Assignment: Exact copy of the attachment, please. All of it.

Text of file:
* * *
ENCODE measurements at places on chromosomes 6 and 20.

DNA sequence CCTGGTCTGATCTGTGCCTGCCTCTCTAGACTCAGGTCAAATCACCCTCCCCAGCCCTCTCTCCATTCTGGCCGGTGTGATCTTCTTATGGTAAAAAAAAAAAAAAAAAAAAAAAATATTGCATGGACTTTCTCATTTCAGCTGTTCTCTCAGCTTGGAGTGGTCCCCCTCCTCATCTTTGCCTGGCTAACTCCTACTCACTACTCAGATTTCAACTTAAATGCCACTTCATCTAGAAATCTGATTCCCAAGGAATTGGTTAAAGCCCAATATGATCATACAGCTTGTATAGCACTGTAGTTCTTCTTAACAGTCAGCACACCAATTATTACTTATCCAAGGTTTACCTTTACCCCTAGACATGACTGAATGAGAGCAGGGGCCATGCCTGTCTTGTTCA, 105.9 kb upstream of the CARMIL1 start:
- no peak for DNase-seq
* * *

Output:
ENCODE measurements at places on chromosomes 6 and 20.

DNA sequence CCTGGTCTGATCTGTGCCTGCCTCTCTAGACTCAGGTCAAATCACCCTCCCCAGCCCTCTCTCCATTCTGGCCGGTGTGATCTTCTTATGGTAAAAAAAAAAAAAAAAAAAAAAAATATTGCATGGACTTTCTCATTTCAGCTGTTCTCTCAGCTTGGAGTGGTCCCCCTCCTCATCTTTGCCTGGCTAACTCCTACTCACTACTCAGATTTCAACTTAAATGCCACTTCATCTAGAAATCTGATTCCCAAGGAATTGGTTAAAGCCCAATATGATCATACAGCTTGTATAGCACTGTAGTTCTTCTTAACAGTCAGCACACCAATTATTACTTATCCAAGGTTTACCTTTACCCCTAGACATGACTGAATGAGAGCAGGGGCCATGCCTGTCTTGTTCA, 105.9 kb upstream of the CARMIL1 start:
- no peak for DNase-seq